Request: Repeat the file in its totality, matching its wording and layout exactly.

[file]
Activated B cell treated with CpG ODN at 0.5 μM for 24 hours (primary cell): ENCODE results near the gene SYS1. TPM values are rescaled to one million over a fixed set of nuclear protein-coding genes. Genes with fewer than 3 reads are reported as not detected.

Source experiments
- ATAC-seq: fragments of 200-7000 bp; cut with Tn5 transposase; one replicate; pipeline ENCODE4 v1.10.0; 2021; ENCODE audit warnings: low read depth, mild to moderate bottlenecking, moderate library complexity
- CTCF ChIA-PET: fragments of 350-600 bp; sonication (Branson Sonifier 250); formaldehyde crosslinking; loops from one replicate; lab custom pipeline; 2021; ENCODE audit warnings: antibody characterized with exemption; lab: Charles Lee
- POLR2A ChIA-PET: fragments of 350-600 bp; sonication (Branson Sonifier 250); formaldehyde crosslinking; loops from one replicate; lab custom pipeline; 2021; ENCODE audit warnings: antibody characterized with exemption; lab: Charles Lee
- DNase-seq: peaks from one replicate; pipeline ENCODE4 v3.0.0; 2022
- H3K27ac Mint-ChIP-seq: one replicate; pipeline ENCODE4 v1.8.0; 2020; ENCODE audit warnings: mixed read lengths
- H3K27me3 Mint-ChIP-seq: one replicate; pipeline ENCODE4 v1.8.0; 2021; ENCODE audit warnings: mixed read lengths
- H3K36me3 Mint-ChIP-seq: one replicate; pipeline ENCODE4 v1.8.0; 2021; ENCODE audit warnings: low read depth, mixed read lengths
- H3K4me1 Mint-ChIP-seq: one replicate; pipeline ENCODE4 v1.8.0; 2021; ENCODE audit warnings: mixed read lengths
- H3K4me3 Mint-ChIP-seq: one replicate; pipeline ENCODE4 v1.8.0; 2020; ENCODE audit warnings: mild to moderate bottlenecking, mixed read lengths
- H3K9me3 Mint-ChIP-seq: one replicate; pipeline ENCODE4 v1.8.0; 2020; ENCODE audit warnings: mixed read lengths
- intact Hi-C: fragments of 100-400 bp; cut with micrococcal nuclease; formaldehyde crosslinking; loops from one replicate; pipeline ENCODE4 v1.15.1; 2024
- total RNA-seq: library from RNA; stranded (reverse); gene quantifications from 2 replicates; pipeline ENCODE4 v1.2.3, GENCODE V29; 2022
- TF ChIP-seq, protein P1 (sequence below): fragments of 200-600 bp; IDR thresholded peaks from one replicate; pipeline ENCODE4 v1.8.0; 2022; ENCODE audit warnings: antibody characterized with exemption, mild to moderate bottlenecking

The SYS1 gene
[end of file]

Activated B cell treated with CpG ODN at 0.5 μM for 24 hours (primary cell): ENCODE results near the gene SYS1. TPM values are rescaled to one million over a fixed set of nuclear protein-coding genes. Genes with fewer than 3 reads are reported as not detected.

Source experiments
- ATAC-seq: fragments of 200-7000 bp; cut with Tn5 transposase; one replicate; pipeline ENCODE4 v1.10.0; 2021; ENCODE audit warnings: low read depth, mild to moderate bottlenecking, moderate library complexity
- CTCF ChIA-PET: fragments of 350-600 bp; sonication (Branson Sonifier 250); formaldehyde crosslinking; loops from one replicate; lab custom pipeline; 2021; ENCODE audit warnings: antibody characterized with exemption; lab: Charles Lee
- POLR2A ChIA-PET: fragments of 350-600 bp; sonication (Branson Sonifier 250); formaldehyde crosslinking; loops from one replicate; lab custom pipeline; 2021; ENCODE audit warnings: antibody characterized with exemption; lab: Charles Lee
- DNase-seq: peaks from one replicate; pipeline ENCODE4 v3.0.0; 2022
- H3K27ac Mint-ChIP-seq: one replicate; pipeline ENCODE4 v1.8.0; 2020; ENCODE audit warnings: mixed read lengths
- H3K27me3 Mint-ChIP-seq: one replicate; pipeline ENCODE4 v1.8.0; 2021; ENCODE audit warnings: mixed read lengths
- H3K36me3 Mint-ChIP-seq: one replicate; pipeline ENCODE4 v1.8.0; 2021; ENCODE audit warnings: low read depth, mixed read lengths
- H3K4me1 Mint-ChIP-seq: one replicate; pipeline ENCODE4 v1.8.0; 2021; ENCODE audit warnings: mixed read lengths
- H3K4me3 Mint-ChIP-seq: one replicate; pipeline ENCODE4 v1.8.0; 2020; ENCODE audit warnings: mild to moderate bottlenecking, mixed read lengths
- H3K9me3 Mint-ChIP-seq: one replicate; pipeline ENCODE4 v1.8.0; 2020; ENCODE audit warnings: mixed read lengths
- intact Hi-C: fragments of 100-400 bp; cut with micrococcal nuclease; formaldehyde crosslinking; loops from one replicate; pipeline ENCODE4 v1.15.1; 2024
- total RNA-seq: library from RNA; stranded (reverse); gene quantifications from 2 replicates; pipeline ENCODE4 v1.2.3, GENCODE V29; 2022
- TF ChIP-seq, protein P1 (sequence below): fragments of 200-600 bp; IDR thresholded peaks from one replicate; pipeline ENCODE4 v1.8.0; 2022; ENCODE audit warnings: antibody characterized with exemption, mild to moderate bottlenecking

The SYS1 gene